Furniture is step one. Remove all furniture and other objects and materials from the areas to be carpeted. Some installers will move your furniture, but there may be an additional charge for doing so.
Before moving, you’ll also need to empty the contents of china cabinets, closets and the like.
Please consider how your old floor covering will be taken up and disposed of. This can be a time consuming and messy task. We would be happy to discuss removal options with you.
If you prefer to remove your present floor covering, do it at least one day prior to installation to allow for cleanup and floor preparation. If removing old carpet, please leave tack strips in place and pull the staples out of the floor from the original pad.
You should know that, in many cases, moldings and baseboards need to be removed for carpet installation. Your installer may do this but at an additional charge and they will probably not be responsible for damage or beakage due to dry or brittle wood.
Painted baseboards, woodwork and paint may need retouching after the installation is complete. If necessary, this is your responsibility.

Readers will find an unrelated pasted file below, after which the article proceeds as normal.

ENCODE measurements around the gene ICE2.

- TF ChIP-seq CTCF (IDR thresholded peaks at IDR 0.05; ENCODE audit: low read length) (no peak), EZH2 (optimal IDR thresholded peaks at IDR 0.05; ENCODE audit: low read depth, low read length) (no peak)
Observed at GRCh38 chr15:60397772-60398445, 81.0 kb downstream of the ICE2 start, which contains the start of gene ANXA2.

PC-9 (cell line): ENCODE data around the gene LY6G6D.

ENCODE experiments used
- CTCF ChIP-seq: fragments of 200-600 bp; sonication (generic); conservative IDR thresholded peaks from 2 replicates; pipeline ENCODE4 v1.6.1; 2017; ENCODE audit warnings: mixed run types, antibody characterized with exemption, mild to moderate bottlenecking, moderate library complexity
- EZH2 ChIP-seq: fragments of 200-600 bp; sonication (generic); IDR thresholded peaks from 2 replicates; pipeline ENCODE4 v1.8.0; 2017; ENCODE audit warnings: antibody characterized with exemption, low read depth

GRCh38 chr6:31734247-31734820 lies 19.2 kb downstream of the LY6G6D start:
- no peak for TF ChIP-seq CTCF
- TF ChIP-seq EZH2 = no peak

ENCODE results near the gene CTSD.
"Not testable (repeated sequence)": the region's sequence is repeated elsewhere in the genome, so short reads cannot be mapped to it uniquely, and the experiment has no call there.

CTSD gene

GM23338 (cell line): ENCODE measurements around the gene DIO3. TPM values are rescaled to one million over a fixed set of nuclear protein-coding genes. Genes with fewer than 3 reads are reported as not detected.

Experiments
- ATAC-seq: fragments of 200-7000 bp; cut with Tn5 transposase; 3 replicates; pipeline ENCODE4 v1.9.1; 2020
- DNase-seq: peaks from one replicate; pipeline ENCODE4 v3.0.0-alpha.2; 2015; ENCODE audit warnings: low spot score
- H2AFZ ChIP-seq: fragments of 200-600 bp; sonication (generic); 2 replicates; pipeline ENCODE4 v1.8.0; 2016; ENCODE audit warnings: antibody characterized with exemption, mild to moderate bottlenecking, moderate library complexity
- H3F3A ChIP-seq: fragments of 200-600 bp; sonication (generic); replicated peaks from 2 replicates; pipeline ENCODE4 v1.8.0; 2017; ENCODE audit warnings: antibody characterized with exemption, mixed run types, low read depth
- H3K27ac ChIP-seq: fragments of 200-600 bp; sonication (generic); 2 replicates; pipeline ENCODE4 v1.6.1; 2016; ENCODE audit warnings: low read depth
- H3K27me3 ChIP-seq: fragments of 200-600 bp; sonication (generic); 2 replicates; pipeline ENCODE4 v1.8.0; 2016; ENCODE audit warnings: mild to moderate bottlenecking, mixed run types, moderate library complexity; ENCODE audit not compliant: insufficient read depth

Your existing subfloor may need to be prepared to receive the carpet, or a new subfloor may be required. This is a job best left to the professionals and, again, we can help you with these decisions.
When carpeting is installed, there’s always the possibility that the doors, especially closet doors, basement and bedroom doors, may not clear the new carpet and swing free. Another thing to keep in mind is how the color of carpet affects the apparent size of the room. Lighter colored carpet will visually expand the size of the room. Darker carpeting will seem to bring the walls closer together, and create a more intimate feeling.
Some installers will remove doors in order to install the carpet and re-hang them if possible. They probably won’t shave or cut down doors to insure clearance. You may need to arrange for a qualified carpenter to provide this service after the installation of your new carpet.
Installing new carpet will produce waste.